Humans:  There may be other people and even other researchers in the environment. Campers can make a number of noises, that from a distance could be mistaken for sasquatches... chopping wood, slamming camper doors, occasional yelling. Try to know where the nearby campers are. To do this, you need to know the area. Other researchers may make calls or respond to one of yours. Know where the rest of your team is, and if applicable, maintain radio contact and inform each other when you make a call or hear a call. Of course there could be other researchers in the area that you are not aware of. This is one of the harder misidentifications to rule out. Knowing the area will help some... most researchers will typically operate near roads or paths.

 

Visual Misidentifications

 

Visual misidentifications, though not quite as prevalent as audio misidentifications, are well worth discussing.  They fall into three categories:  animal, print, and hair.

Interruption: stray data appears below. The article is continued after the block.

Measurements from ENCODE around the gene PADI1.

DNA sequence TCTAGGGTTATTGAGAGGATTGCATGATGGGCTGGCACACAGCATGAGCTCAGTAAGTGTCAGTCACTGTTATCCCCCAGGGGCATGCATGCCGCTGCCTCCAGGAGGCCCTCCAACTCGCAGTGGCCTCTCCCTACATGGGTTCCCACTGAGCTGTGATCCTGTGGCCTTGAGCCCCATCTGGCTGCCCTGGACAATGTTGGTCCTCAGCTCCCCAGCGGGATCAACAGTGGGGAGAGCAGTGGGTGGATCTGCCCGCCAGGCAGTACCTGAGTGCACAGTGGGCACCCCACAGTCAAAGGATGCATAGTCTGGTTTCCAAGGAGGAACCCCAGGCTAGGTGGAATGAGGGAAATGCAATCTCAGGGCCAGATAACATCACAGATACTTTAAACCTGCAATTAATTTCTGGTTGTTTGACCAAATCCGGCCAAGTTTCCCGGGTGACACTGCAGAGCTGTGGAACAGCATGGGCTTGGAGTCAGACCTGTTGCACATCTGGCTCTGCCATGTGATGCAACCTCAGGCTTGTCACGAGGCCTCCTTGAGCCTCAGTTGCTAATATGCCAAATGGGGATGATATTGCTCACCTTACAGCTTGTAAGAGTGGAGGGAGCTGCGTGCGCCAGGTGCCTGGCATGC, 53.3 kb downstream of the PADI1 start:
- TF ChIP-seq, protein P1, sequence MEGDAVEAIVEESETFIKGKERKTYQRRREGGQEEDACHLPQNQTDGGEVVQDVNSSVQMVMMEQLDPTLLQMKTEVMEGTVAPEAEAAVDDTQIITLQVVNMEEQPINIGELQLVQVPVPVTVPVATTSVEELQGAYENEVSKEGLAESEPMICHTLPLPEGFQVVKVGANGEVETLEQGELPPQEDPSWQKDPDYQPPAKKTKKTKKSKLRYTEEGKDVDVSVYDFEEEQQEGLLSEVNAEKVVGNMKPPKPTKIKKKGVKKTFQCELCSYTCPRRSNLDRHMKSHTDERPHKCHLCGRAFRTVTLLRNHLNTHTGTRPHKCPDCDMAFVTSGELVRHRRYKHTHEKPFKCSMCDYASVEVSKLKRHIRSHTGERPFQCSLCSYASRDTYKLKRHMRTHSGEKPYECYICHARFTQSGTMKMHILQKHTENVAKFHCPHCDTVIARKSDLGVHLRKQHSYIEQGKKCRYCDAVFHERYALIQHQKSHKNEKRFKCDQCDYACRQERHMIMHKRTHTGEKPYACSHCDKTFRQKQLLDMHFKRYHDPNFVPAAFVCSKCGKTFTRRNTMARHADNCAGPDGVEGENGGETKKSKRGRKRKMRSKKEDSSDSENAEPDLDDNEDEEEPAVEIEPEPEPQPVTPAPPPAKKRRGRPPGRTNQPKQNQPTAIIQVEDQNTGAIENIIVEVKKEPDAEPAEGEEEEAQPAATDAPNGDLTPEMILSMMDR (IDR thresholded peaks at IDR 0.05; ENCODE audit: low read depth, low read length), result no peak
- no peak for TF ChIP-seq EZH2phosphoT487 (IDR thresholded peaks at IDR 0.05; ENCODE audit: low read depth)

Animal:  Luckily there are not too many animals in the woods that can be misidentified as sasquatch.  The most important one is the Bear - Black Bear or Grizzly Bear. Bears will stand up on their hind legs, but not for an extended period of time.  Additionally they will not travel any extended distances on their hind legs and will appear somewhat awkward and off balance. Other key features to look for are snouts and ears - much more prominent in bears.  If you are close enough to see that the subject has claws instead of fingernails, you might want to think about exiting the area! Lastly, take note of the limb to torso ratio. This will be higher in sasquatches (arms are longer compared to the torso than in bears). The further away the subject is; the easier it is to misidentify as a sasquatch.  Body positioning, lighting, and movement (subject or you) are factors as well. When viewing a subject, mentally go through your list of animals of the area and rule them out. When looking through thermals or night vision scopes, the most likely culprit for misidentification is human - usually another researcher on your team. Know where everyone is and know what clothing looks like in whatever device you are viewing through. Lastly, be aware of the possibility of a human wearing a costume - hoaxing. I’ve never seen it personally, but have seen plenty of You tube videos. Study known hoax videos and learn to recognize the attributes that suggest the subject is a hoaxer.